Editor’s Note: Friends and members of The Atlas Society are among our greatest resources. Their energy, ideas, and support actively shape our work. Niko Gjaja is a physical chemist, entrepreneur, husband, father, and grandfather. Senior Editor Marilyn Moore, Ph.D recently interviewed Niko about his childhood in Yugoslavia during the 1940s and 1950s, about the day-to-day realities of collectivism, about immigrating to the United States to work at General Electric during its heyday in the 1960s, and about the ways he has been influenced by The Atlas Society and Ayn Rand. MM: Where were you born?  NG: I was born in Belgrade, in August 1935, to a Ph.D mechanical engineer father and a conservatory-trained pianist mother.   My father had a business, a railroad equipment repair shop in Sarajevo, but the Depression caused it to close.  He then went to work in the Transportation Ministry and gradually became an expert on high speed passenger train car designs.  He was fluent in German, French, and Italian, and for a few years before the war, he became a Yugoslav representative in the European Railroads Union. MM: What was Belgrade like when you lived there? NG: There are a lot of atrocities associated with that city.  Yet, the people there have a sense of humor and a spirit I have never seen anywhere else. Their informal motto is “Lako ćemo!” Loosely translated: “We’ll get this done easily!” On March 27, 1941, Hitler ordered an invasion of Yugoslavia....
Purdue Pharma, the manufacturer of OxyContin (a brand of the narcotic, oxycodone), has filed for bankruptcy and the vultures (both public and private) will get a lot less than they’re hoping for. And one hopes the Sackler family, who owns Purdue, will escape lynching and bloodletting. An explanation: Purdue and the Sacklers are accused of selling an addictive narcotic painkiller (and selling it successfully). This is their sin. But what part of “narcotic” does not warn the world that it’s addictive? In fact, the product carries the following FDA warning: OXYCONTIN® (oxycodone hydrochloride) extended-release tablets, for oral use, CII Initial U.S. Approval: 1950 WARNING: ADDICTION, ABUSE AND MISUSE; RISK EVALUATION AND MITIGATION STRATEGY (REMS); LIFETHREATENING RESPIRATORY DEPRESSION; ACCIDENTAL INGESTION; NEONATAL OPIOID WITHDRAWAL SYNDROME; CYTOCHROME P450 3A4 INTERACTION; and RISKS FROM CONCOMITANT USE WITH BENZODIAZEPINES OR OTHER CNS DEPRESSANTS See full prescribing information for complete boxed warning. • OXYCONTIN exposes users to risks of addiction, abuse and misuse, which can lead to overdose and death. There is an “opioid epidemic” in the U.S. that reportedly includes a significant increase in heroin use and heroin mixed with fentanyl, a lethal synthetic opioid. Neither heroin nor fentanyl were or are produced and sold by...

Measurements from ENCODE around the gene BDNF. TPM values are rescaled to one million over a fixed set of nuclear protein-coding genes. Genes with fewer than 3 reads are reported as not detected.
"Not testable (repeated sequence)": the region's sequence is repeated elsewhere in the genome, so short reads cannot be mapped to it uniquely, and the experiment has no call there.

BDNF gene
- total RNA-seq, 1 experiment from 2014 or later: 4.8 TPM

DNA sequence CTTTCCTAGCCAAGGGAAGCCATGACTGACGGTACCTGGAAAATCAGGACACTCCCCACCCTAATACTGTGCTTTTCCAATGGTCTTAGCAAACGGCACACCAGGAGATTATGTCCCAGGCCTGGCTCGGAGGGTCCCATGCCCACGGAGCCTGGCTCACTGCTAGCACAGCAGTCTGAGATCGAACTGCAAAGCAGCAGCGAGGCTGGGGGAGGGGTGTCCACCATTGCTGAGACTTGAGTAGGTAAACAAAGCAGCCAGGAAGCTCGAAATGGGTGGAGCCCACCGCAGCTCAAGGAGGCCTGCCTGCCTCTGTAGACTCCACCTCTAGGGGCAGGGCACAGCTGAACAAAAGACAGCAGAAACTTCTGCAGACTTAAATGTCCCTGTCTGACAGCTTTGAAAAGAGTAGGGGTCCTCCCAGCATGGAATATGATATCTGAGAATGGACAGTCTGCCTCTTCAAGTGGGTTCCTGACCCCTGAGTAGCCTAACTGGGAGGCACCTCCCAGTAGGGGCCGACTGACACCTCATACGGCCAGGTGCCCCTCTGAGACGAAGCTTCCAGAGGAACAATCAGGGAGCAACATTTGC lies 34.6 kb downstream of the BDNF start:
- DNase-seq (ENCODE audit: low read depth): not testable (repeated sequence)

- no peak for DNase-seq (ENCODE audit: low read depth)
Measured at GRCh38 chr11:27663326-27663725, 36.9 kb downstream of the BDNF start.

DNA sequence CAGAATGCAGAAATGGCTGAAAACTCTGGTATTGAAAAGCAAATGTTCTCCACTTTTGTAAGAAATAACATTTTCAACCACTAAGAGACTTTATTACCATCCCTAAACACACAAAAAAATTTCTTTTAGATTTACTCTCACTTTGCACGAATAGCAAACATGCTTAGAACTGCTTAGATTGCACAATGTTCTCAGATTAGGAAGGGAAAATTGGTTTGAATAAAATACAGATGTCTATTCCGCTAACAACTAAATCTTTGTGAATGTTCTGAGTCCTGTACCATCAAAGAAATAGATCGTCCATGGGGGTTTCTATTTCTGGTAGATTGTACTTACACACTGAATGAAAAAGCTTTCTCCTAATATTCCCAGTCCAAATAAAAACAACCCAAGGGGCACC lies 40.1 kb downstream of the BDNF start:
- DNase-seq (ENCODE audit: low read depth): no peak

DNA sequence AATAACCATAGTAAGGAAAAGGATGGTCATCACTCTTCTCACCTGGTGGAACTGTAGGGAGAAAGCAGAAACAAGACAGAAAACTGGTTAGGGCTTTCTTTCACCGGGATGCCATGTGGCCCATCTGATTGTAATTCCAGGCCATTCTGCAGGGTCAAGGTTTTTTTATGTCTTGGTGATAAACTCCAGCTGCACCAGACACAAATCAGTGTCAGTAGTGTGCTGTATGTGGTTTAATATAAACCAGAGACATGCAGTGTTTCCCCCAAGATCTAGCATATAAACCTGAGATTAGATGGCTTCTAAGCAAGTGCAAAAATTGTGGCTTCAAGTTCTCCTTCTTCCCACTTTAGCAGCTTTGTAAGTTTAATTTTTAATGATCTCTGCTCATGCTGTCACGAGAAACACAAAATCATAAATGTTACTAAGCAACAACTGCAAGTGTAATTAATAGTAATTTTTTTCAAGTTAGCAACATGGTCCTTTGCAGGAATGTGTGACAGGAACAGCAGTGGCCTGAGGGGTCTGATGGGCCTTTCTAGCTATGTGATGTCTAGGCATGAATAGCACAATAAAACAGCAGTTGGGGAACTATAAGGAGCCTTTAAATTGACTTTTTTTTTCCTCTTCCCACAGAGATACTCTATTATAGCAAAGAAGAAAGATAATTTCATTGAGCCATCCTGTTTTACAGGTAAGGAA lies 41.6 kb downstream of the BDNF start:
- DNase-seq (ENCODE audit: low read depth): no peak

Editor’s Note: Stephen Cox, Ph.D, professor of literature and director of the Humanities Program at the University of California, San Diego, recently edited an anthology of writings by Isabel Paterson. Culture and Liberty: Writings of Isabel Paterson (2015), contains many selections from Paterson, including two long, previously unpublished letters that Paterson wrote to Ayn Rand. Senior Editor Marilyn Moore, Ph.D interviewed Cox about the friendship between Isabel Paterson and Ayn Rand and the influence Paterson had on Rand’s development as an intellectual. MM: The articles by Isabel Paterson from the 1930s, 1940s, and 1950s in Culture & Liberty,are they most interesting as historical documents or do they offer us any useful perspective on our current political climate? SC: Well I think that one thing that Paterson’s writings give us is the opportunity to see what happens when power is concentrated by political means. There is so much power to be divvied up among people in government, and it becomes a corrupting force. I'm sure she would say that both of the two major political parties have been corrupted by the amount of power that they've given themselves. She would say that they don't know how to use it, and that they continually try to cover up their mistakes by expanding their...